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April 1989

Corneal Ablation by Nanosecond, Picosecond, and Femtosecond Lasers at 532 and 625 nm

Author Affiliations

From the Laser Research Laboratory, Massachusetts Eye and Ear Infirmary, Harvard Medical School, Boston (Mr Stern and Drs Puliafito and Dobi); and the Department of Electrical Engineering and Computer Science and Research Laboratory of Electronics, Massachusetts Institute of Technology, Cambridge (Mr Schoenlein and Dr Fujimoto). Dr Birngruber is visiting from the H. Wacker Laboratory, Augenklinik der Universität München, Munich, Federal Republic of Germany.

Arch Ophthalmol. 1989;107(4):587-592. doi:10.1001/archopht.1989.01070010601038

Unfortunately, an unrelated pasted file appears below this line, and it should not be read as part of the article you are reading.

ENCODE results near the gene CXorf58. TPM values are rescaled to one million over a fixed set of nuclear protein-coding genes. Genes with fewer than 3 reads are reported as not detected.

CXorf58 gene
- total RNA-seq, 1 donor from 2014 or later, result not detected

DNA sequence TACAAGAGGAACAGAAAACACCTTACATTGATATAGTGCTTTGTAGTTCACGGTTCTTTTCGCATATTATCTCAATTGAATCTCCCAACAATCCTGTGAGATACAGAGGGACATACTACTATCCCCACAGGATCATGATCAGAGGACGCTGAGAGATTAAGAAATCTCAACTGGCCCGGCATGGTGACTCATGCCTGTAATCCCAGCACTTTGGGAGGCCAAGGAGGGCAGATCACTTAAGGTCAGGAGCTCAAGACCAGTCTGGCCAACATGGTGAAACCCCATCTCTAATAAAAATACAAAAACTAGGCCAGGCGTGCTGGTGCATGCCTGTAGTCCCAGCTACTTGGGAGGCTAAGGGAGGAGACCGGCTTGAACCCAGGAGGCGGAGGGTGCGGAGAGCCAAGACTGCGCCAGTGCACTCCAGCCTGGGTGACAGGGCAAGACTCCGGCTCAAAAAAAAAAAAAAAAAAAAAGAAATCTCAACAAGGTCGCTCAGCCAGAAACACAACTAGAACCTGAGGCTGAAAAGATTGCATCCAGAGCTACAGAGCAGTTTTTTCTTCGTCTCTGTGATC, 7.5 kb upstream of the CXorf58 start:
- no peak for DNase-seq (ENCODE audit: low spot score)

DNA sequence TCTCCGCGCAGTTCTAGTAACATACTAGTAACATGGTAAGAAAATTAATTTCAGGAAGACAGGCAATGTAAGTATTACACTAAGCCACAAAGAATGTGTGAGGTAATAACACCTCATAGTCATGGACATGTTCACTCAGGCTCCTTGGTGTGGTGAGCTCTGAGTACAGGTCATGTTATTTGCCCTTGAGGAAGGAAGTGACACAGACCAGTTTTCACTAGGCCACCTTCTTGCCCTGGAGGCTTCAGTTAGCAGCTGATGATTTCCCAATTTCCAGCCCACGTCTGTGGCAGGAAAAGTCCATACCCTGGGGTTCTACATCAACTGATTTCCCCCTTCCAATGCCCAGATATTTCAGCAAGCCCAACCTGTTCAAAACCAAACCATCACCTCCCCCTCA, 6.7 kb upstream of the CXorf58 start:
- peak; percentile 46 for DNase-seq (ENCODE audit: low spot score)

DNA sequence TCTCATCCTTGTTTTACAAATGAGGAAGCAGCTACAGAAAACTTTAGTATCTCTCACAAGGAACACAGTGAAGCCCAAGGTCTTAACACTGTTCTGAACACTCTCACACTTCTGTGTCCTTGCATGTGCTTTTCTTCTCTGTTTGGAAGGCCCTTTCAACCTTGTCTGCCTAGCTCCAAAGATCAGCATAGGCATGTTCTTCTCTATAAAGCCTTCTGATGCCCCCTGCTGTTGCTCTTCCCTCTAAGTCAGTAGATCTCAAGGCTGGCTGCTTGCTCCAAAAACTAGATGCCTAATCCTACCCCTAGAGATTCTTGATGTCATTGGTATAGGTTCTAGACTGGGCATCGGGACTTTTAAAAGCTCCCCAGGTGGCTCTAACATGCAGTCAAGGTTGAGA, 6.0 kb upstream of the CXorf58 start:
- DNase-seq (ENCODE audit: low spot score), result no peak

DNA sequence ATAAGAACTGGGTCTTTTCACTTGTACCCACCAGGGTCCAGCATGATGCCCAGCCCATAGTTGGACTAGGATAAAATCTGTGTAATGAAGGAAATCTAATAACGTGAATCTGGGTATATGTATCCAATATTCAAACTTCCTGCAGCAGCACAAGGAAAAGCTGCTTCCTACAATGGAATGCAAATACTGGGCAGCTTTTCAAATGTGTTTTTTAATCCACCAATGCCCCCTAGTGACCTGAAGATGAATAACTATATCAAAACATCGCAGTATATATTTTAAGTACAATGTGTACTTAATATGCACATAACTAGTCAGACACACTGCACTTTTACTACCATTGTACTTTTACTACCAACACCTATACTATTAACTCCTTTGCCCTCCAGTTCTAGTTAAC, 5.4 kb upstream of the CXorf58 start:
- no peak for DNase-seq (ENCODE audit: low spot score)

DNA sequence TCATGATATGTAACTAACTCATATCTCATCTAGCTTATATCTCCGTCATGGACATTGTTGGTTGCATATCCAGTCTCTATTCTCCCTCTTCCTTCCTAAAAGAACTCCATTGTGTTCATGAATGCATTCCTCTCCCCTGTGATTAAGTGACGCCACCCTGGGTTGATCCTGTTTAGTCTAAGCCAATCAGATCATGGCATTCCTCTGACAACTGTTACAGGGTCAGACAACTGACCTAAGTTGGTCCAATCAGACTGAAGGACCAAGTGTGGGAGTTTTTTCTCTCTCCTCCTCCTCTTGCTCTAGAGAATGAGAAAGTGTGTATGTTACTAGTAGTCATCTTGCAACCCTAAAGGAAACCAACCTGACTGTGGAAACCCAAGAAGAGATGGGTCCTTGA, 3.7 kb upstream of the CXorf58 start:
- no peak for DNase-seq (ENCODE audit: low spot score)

• We produced corneal excisions with nanosecond (ns)-, picosecond-, and femtosecond (fs)-pulsed lasers at visible wavelengths. The threshold energy for ablation was proportional to the square root of the pulse duration and varied from 2.5 microjoules (μJ) at 100 fs to 500 μJ at 8 ns. Excisions made with picosecond and femtosecond lasers were ultrastructurally superior to those made with nanosecond lasers and, at pulse energies near threshold, showed almost as little tissue damage as excisions made with excimer lasers at 193 nm. We conclude that ultra-short-pulsed lasers at visible and near-infrared wavelengths are a possible alternative to excimer lasers for corneal surgery and might have advantages over conventional ophthalmic neodymium-YAG lasers for some intraocular applications.

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